Barrister, mother, clown, activist, blogger, documentary film star, human rights observer, ambulance attendant - 32-year old Jo Wilding has quite a CV. She also has glowing references. Hans von Sponeck, former UN Humanitarian Co-ordinator for Iraq, praises her "enormous courage" and "deep sense of justice", while John Pilger called her dispatches from Fallujah "the best and bravest eyewitness journalism".
Over lunch in a Farringdon café, Wilding talks about witnessing first-hand what the Guardian called "our Guernica".
Radicalised at university she was soon protesting the US-UK driven UN sanctions levied on Iraq between 1991 and 2003, which according to a 1999 UNICEF report had led to the death of over 500,000 Iraqi children.
In 2001 Wilding made her first visit to Iraq - breaking the sanctions by taking items such as medical CD-ROMs in without an export licence. "I think Saddam probably made the most of it in terms of propaganda.", she comments about the blockade. Her minders made sure she was shown the hospital wards with dying children in "but at the same time they were objectively there." About the sanctions regime Wilding summarises: "I always think of it as someone experiencing domestic violence. You don't lock them in the house with the person who is being violent towards them."
As the war loomed in early 2003 Wilding decided to return to Iraq as part of a travelling circus. She began writing a blog, which she has since edited into her book Don't Shoot the Clowns. "It's a space for ordinary Iraqi people to tell their stories and experiences", she writes in the introduction. Although Wilding emphasises she can't speak for everyone, she believes the general consensus among the Iraqis she met before the invasion was "we want to get rid of Saddam but we don't want the Americans to invade us for that to happen."
In early April 2004 Wilding heard about the US military's aerial and ground assault on Fallujah and the dire humanitarian situation that was developing there. Adhering to her activist motto "If not me, then who?" Wilding - along with her friend and documentary filmmaker Julia Guest - travelled to the city to help distribute medical supplies to the local population.
"The mainstream media just weren't there", says Wilding. "To an extent you can understand they don't want to risk people's lives, but the cost of that is people not having the truth of what is going on there."
In spite of this news blackout, we know - partly through Wilding's own reporting - that US forces committed massive human rights abuses in Fallujah in April 2004 (and later during the second assault on the city in November). According to the academic Jonathan Holmes, whose play Fallujah has just ended, the US armed forces contravened 70 individual articles of the Geneva Conventions - including cutting off the city's water and power supply, targeting hospitals, refusing entry to aid agencies and sending unarmed military aged men back in to the war zone.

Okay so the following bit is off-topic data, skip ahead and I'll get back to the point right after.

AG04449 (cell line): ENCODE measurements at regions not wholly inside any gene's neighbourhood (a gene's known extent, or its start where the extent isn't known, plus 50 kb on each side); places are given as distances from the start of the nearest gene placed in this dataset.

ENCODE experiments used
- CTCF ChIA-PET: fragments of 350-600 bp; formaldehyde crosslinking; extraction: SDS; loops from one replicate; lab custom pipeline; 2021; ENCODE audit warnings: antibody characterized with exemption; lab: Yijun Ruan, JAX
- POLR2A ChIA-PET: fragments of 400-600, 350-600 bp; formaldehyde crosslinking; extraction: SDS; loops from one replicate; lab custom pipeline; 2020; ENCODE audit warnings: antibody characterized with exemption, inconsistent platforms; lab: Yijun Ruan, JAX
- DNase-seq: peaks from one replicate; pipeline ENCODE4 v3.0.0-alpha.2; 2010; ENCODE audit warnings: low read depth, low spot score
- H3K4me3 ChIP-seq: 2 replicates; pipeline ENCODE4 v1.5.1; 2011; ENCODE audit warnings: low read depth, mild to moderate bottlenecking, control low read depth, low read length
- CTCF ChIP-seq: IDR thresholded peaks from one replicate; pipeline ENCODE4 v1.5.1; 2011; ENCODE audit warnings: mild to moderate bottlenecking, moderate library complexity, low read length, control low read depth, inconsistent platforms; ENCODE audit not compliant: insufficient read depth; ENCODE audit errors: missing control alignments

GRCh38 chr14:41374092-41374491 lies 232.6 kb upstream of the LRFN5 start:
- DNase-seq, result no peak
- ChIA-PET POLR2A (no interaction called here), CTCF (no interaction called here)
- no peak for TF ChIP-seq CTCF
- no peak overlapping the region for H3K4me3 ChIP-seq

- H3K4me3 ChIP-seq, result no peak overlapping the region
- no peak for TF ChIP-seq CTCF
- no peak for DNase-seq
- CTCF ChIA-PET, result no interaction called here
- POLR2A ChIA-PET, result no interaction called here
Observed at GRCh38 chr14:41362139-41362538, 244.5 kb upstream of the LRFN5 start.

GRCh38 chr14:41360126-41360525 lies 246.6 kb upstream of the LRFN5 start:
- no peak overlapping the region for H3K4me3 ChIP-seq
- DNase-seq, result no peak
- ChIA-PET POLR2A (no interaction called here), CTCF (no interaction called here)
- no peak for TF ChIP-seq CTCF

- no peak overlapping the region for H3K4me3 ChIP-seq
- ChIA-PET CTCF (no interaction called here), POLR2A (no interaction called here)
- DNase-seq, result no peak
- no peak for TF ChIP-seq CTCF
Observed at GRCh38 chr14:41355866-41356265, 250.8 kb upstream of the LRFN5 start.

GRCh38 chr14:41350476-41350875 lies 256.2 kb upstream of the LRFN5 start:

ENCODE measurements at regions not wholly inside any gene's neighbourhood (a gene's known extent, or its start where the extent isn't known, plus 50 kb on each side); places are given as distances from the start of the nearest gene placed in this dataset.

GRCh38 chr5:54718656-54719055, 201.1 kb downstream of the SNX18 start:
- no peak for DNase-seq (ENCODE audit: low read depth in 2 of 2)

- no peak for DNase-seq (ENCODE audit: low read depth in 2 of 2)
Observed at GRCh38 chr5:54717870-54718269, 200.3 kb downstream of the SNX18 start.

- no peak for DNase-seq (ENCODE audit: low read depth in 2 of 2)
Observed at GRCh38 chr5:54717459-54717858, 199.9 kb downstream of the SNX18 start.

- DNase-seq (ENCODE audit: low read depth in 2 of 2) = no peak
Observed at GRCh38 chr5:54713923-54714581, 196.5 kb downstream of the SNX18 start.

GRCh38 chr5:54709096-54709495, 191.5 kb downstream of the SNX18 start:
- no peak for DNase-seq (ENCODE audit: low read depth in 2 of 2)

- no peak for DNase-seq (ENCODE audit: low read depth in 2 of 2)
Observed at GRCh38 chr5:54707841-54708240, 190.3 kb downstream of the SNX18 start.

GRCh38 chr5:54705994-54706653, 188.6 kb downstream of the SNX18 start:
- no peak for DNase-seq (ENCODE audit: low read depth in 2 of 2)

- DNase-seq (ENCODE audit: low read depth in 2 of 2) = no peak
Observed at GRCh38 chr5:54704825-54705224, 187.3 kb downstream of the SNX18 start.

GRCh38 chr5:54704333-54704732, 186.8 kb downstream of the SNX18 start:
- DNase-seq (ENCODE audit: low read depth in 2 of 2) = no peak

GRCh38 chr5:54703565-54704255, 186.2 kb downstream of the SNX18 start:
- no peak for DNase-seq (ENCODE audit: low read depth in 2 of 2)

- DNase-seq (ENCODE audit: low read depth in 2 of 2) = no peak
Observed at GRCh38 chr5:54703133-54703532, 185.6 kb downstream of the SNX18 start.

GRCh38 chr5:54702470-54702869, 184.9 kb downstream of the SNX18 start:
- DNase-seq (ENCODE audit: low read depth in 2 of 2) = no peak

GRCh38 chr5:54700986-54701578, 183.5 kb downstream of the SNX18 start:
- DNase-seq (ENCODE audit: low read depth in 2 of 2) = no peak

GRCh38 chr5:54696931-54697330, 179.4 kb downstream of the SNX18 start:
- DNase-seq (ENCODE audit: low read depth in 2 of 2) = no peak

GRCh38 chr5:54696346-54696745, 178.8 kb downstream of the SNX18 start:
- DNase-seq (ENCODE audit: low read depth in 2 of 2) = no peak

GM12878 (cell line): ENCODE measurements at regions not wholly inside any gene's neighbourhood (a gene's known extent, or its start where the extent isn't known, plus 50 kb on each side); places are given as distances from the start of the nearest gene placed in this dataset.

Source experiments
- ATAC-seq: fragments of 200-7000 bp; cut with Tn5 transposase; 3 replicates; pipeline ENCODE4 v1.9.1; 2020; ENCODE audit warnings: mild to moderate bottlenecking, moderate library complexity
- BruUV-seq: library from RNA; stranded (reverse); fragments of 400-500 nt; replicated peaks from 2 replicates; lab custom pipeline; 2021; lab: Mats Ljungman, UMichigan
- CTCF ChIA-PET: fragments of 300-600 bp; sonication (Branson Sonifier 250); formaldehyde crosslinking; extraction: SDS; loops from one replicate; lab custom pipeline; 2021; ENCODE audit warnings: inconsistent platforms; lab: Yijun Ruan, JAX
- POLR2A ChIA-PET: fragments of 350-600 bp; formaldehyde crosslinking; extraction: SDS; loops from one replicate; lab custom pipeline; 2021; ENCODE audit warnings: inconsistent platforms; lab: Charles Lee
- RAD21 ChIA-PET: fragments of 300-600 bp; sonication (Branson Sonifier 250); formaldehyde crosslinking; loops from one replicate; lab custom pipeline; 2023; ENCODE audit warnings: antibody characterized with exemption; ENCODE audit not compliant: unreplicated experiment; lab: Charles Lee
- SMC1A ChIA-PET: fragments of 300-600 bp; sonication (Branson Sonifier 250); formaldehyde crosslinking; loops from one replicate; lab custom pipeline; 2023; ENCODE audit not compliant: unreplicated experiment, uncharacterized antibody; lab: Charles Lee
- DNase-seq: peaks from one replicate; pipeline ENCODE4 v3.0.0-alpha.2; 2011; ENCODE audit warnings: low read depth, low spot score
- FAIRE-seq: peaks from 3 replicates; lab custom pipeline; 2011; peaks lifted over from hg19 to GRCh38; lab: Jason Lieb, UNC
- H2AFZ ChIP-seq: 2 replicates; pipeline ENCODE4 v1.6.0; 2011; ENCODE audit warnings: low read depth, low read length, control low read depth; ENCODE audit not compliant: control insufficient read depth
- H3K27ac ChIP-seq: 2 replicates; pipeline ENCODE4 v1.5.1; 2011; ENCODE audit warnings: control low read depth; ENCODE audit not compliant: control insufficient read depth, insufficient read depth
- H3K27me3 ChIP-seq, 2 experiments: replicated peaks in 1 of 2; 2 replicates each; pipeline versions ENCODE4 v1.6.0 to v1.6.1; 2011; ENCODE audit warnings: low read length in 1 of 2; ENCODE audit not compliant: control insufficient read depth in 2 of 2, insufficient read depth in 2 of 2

Wilding notes it wasn't just men who were barred from leaving the city. "We were having people coming in to the clinic who had been shot trying to leave and it was women and children." She believes the US military treated Fallujah - a city the size of Edinburgh - as a free-fire zone, with American soldiers even shooting at the ambulance she was travelling in to pick up the dead and injured. In another incident Wilding saw an old man who had been shot dead outside his house. "He wasn't armed. And the people in the house wouldn't come out until we were there and then the sons came out saying 'he was unarmed and had just gone out to get the car'."
Shockingly she mentions two separate reports she heard of US soldiers slitting the throats of injured Iraqis. "They would have known they were going to get away with it because no one was going to a) see them b) stop them or c) punish them for it afterwards."
What angers Wilding the most is that the atrocities that happened in Fallujah have occurred all over Iraq - in Ramadi, Hit, Tal Afar etc. "And it is still happening. Massive numbers of casualties. There has to be. If you are dropping bombs on a city from above you are going to kill people."
Having experienced first hand how the US war machine reigns death and destruction down upon the powerless, Wilding is not afraid to highlight the big picture: "The war is just the inevitable consequence of the market capitalism we live in." Currently juggling bringing up a toddler with practicing as a Barrister, Wilding is in the initial stages of setting up a housing co-op. "We are spending our entire income on rent because of the way the housing market operates. Everybody needs a roof over their heads and the way out of that particular crisis is housing co-ops, undermining the housing market by collective action."
Returning to Iraq, I ask Wilding if she is hopeful of a change in policy when the Prime Minister steps down? "I don't think it makes any difference. It won't make any difference if the Tories come back in." Not taking her eye off the real issue she adds, "it doesn't make any difference to the Iraqi people under the bombs whether it is done by Tony Blair or Gordon Brown."
Don't Shoot the Clowns is published by New Internationalist, priced £8.99. Ian Sinclair is a freelance journalist based in London, England. firstname.lastname@example.org.